Quick facts

Common name: 7-spot ladybird

Scientific name: Coccinella septempunctata

Family: Coccinellidae

Habitat: woods, parks and gardens

Predators: birds, spiders, larger beetles

Origin: native

What do 7-spot ladybirds look like? 

Adults: as the name suggests, 7-spots have seven black spots in a symmetrical pattern on their bright red wingcases. They have a black thorax (body), black head and white markings and spots on either side of the eyes. They are usually about 6-8mm in length.

Larvae: are brownish-grey in colour, with four pairs of bright orange splotches across their bodies.

Not to be confused with: other species of ladybird. The easiest way to identify them is to count the spots!

Credit: Leslie Newcombe / WTML

What do 7-spot ladybirds eat?

Both adults and larvae feed predominantly on aphids. They do eat other small insects too, but their appetite for aphids make them a favourite with gardeners. A ladybird can munch through 5,000 aphids during its year-long life.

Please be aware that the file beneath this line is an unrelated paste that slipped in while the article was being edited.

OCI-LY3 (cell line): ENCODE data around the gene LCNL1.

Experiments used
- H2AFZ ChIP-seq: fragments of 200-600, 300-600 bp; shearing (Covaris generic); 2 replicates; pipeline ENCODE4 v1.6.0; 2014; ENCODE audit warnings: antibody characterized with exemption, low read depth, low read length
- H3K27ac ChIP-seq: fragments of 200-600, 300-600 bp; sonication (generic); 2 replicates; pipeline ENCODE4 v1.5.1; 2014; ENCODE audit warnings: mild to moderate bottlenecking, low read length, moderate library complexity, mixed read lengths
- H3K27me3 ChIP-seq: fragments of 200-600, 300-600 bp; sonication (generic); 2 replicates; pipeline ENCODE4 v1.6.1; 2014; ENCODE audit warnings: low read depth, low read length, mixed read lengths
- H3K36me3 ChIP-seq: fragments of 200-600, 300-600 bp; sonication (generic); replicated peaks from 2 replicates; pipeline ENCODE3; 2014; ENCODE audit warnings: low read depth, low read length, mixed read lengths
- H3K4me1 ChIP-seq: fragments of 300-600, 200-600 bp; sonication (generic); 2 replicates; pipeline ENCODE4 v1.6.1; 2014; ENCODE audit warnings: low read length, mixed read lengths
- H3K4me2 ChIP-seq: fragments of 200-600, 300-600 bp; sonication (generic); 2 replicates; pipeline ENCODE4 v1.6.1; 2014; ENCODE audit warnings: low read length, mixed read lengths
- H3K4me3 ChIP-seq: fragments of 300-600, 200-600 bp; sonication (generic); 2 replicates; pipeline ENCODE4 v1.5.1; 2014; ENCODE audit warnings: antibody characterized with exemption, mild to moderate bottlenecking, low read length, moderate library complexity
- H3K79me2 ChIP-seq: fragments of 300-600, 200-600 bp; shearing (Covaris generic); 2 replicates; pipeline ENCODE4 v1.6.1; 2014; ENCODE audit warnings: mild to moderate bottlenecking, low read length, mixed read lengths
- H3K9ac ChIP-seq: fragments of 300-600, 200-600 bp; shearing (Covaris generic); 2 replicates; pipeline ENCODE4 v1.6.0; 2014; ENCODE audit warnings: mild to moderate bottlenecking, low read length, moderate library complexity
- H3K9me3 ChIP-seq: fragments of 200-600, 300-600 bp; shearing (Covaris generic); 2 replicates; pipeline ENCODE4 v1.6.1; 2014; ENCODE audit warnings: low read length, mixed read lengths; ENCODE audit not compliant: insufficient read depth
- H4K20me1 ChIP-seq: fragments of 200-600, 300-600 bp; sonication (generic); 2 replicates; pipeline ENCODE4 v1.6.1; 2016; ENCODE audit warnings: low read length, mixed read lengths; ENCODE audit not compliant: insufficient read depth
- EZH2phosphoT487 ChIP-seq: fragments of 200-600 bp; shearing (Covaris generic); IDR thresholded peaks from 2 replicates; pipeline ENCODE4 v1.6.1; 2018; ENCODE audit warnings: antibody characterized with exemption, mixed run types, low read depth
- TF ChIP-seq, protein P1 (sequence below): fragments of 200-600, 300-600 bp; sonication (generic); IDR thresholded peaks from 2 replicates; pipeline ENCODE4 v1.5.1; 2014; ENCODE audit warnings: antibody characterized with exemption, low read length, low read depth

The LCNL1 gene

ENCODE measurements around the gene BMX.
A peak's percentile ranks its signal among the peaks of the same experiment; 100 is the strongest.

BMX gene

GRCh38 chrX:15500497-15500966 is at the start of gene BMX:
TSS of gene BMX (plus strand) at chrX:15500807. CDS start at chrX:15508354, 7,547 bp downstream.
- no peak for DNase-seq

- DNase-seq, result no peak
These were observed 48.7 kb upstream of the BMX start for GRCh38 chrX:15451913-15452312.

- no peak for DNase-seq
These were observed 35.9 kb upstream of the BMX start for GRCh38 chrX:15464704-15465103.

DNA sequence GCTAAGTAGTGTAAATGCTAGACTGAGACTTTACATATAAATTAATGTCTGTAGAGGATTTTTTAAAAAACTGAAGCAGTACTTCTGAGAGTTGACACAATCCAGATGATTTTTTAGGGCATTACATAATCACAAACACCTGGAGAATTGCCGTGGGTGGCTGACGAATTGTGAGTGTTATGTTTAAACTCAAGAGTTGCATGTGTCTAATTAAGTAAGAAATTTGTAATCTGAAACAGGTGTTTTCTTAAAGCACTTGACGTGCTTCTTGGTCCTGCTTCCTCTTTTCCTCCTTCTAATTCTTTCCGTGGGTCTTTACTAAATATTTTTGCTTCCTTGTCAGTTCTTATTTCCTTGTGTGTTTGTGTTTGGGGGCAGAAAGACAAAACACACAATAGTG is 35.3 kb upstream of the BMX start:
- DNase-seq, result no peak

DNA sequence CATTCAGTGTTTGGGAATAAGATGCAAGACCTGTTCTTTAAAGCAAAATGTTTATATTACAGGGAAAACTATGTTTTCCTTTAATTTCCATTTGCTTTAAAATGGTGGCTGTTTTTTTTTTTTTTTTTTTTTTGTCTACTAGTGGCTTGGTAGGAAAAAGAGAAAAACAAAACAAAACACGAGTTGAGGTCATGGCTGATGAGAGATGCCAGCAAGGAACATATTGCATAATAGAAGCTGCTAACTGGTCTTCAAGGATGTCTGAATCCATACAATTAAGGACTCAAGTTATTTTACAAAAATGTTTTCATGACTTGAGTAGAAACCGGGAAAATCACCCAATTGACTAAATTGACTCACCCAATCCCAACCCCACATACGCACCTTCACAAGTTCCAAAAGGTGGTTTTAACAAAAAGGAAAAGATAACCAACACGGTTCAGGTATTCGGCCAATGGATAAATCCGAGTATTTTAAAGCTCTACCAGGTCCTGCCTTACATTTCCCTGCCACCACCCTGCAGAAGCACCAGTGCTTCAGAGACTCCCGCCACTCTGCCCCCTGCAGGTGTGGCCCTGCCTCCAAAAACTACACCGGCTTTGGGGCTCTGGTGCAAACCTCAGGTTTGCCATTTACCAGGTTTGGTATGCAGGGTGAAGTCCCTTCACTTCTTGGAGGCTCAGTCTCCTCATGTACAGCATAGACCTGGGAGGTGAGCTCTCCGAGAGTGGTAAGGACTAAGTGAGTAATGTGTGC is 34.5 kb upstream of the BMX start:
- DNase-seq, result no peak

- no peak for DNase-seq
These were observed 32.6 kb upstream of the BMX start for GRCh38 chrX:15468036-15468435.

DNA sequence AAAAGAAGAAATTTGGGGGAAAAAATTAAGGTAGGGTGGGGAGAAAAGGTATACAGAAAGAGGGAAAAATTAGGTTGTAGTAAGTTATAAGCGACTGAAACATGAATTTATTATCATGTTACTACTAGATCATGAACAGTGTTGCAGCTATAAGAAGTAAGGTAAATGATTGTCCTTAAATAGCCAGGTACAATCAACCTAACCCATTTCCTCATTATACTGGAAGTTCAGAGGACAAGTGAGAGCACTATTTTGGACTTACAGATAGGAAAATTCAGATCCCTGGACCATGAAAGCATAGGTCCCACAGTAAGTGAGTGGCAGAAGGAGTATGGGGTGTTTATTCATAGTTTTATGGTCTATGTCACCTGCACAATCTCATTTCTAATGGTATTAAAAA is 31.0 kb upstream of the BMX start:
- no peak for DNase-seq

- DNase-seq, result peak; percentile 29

Credit: Sabena Jane Blackbird / Alamy Stock Photo

How do 7-spot ladybirds breed?

Ladybirds usually mate from May, and between June to July females lay their fertilised eggs in bundles on leaves. When the larvae hatch, they feed on aphids until they are ready to pupate. They emerge from pupation as fully grown ladybirds.

Did you know?

In the past, people would eat ladybirds as they believed the yellow fluid they secrete was a good pain killer, and would cure toothache!

Where do 7-spot ladybirds live?

The 7-spot is common and widespread across the UK. It can be found on vegetation in parks, woods, gardens and urban areas.

Signs and spotting tips

The 7-spot ladybird hibernates during the winter months, resting in vegetation, hollow plant stems and garden sheds. You can spot it when it emerges in spring, usually from March to April, in search of food. They’re very common so look out for them in woods and urban areas.

Did you know?

The name ‘ladybird’ comes from Christianity in which the ‘lady’ is the Virgin Mary and the red colour of the insect is her cloak. The seven spots are her seven joys and seven sorrows.

Credit: Pauline Smith / WTML

Threats and conservation

The 7-spot is the UK's most common ladybird and not a species of conservation concern. 

Discover more about ladybirds and other beetles